The Transformation

Of the American Family

By Al and Tipper Gore

Henry Holt. 417 pp. $26

Joined at the Heart is a moving tribute to the courage, resilience and diversity of contemporary American families. Passionate and deeply felt without veering into sentimentality, this book is likely to resonate with the many Americans who have been reflecting of late on the value of family and community -- precisely what Al and Tipper Gore do so well in this book. If their effort falls short as a prescriptive for the multiple ills that assail today's family units, they nonetheless convince us of their genuine concern for struggling households across the nation.

The Gores' book offers four distinct lenses through which to view "family." The authors tell stories from the lives of real families to illustrate the subject matter of a chapter; they then incorporate the insights of experts in the relevant field, highlight the latest research, and add to this mix vignettes from their own lives. These vignettes are particularly effective in demonstrating how much the Gores care about families -- their own and others'.

The stories that thread through Joined at the Heart are powerful. For example, Chapter Seven -- which focuses on resilience -- begins with the story of Tony Wallace, who at age 3 saw his father bleed to death because the ambulance service in 1950s Mississippi gave low priority to poor black people and took two hours to respond to an emergency call. Despite difficult early circumstances, Wallace grew up to be a successful businessman and community leader in Indianapolis. What was the source of his resilience? A wife who had enormous strength of character and a bevy of relatives who leaned over backward to help the young couple.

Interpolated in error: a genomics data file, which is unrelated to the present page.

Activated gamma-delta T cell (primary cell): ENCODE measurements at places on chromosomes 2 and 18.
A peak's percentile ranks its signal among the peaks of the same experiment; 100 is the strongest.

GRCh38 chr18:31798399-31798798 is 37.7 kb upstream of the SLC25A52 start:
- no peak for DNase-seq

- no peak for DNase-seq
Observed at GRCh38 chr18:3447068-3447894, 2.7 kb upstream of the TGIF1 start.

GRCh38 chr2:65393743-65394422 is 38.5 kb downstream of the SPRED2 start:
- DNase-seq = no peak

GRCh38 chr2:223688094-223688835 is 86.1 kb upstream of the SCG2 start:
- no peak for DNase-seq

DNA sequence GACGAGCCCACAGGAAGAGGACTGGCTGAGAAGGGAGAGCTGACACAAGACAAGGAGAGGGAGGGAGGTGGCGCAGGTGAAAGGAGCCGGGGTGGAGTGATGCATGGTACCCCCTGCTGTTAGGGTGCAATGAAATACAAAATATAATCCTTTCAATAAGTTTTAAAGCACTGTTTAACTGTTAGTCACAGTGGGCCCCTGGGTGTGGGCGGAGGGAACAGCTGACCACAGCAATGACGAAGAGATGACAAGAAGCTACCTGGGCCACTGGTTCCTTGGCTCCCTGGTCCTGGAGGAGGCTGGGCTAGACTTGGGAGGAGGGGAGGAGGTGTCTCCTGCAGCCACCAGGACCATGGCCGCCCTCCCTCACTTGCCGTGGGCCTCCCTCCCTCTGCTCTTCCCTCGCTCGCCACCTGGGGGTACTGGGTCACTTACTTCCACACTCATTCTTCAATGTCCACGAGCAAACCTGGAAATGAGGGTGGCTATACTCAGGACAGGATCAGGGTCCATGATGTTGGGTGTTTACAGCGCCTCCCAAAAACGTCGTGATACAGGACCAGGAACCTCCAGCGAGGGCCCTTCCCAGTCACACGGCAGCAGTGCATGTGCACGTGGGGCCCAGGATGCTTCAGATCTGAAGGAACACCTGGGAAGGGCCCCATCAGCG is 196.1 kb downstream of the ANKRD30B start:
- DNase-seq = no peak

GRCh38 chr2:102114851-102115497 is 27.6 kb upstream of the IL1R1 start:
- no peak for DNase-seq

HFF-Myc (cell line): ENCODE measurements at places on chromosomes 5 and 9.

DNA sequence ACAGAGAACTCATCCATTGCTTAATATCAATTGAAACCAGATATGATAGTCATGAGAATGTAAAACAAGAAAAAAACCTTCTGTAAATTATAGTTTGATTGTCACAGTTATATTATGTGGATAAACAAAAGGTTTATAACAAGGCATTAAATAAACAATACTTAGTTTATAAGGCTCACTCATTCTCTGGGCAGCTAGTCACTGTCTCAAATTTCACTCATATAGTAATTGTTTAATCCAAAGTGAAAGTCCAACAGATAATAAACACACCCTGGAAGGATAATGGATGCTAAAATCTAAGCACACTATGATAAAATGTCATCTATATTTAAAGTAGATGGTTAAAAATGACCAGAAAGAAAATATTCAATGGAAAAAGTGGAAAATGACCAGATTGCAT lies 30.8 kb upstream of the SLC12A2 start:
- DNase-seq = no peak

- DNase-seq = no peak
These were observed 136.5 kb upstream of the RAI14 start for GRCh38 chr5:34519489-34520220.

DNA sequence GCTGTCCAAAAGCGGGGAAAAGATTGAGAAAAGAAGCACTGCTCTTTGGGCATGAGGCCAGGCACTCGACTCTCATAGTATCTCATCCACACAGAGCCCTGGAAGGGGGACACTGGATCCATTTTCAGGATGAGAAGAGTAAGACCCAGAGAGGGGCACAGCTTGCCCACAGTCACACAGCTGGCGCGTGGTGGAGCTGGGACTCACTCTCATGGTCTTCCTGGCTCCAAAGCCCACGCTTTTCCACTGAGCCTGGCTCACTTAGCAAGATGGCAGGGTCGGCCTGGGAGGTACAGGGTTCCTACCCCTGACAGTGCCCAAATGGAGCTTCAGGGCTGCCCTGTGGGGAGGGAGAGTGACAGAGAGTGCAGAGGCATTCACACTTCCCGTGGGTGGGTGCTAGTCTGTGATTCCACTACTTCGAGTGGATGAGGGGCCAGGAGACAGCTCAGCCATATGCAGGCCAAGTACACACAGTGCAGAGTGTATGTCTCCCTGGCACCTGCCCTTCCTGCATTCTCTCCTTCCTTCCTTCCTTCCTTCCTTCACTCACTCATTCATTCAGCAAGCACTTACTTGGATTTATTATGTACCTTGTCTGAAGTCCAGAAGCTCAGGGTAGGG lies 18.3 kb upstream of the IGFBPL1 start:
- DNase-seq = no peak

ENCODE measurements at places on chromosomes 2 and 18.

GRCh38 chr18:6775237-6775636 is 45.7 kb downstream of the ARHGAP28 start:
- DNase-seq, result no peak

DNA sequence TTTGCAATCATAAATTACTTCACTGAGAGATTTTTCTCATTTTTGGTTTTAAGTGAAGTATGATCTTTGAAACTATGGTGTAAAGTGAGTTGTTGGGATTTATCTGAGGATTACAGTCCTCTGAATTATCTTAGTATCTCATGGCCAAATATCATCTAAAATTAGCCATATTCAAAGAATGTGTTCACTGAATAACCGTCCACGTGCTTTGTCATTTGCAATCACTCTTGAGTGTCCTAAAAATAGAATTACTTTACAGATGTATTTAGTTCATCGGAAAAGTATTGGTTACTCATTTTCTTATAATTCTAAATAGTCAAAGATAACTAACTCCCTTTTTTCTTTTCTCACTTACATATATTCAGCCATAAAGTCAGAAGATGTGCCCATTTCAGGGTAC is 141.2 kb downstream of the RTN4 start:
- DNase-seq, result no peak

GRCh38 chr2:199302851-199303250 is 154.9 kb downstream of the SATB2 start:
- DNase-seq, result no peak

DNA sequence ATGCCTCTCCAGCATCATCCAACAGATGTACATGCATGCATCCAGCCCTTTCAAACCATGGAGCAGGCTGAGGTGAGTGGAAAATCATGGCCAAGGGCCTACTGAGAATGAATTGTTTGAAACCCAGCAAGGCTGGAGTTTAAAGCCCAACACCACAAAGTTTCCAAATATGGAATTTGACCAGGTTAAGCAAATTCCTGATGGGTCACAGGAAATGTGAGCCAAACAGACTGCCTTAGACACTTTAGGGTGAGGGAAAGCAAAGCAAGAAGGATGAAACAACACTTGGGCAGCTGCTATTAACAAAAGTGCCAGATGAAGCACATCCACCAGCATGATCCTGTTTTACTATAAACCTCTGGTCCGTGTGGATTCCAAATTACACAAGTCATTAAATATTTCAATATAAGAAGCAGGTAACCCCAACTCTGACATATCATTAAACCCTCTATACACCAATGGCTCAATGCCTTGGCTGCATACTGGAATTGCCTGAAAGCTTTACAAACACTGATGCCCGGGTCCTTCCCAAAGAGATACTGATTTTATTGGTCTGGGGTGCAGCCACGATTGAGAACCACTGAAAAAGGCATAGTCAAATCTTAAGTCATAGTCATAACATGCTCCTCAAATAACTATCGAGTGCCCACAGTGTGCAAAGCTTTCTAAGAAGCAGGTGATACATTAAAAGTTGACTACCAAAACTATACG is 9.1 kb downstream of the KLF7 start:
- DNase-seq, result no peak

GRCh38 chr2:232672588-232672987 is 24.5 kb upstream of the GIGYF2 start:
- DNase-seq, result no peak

Chapter Seven winds down with stories from the frontlines of the Gore family. The authors tell of their struggle to regroup and rebuild after their son, Albert, was seriously injured in a car accident. They describe how they dug deep and discovered new sources of strength in their church, their school and the wider community. They also tell of the knockout effects of this crisis. With impressive candor, they describe how Tipper plunged into a deep clinical depression, which they initially covered up. Eventually, they learned to be open about her condition and were able to seek the right kind of help.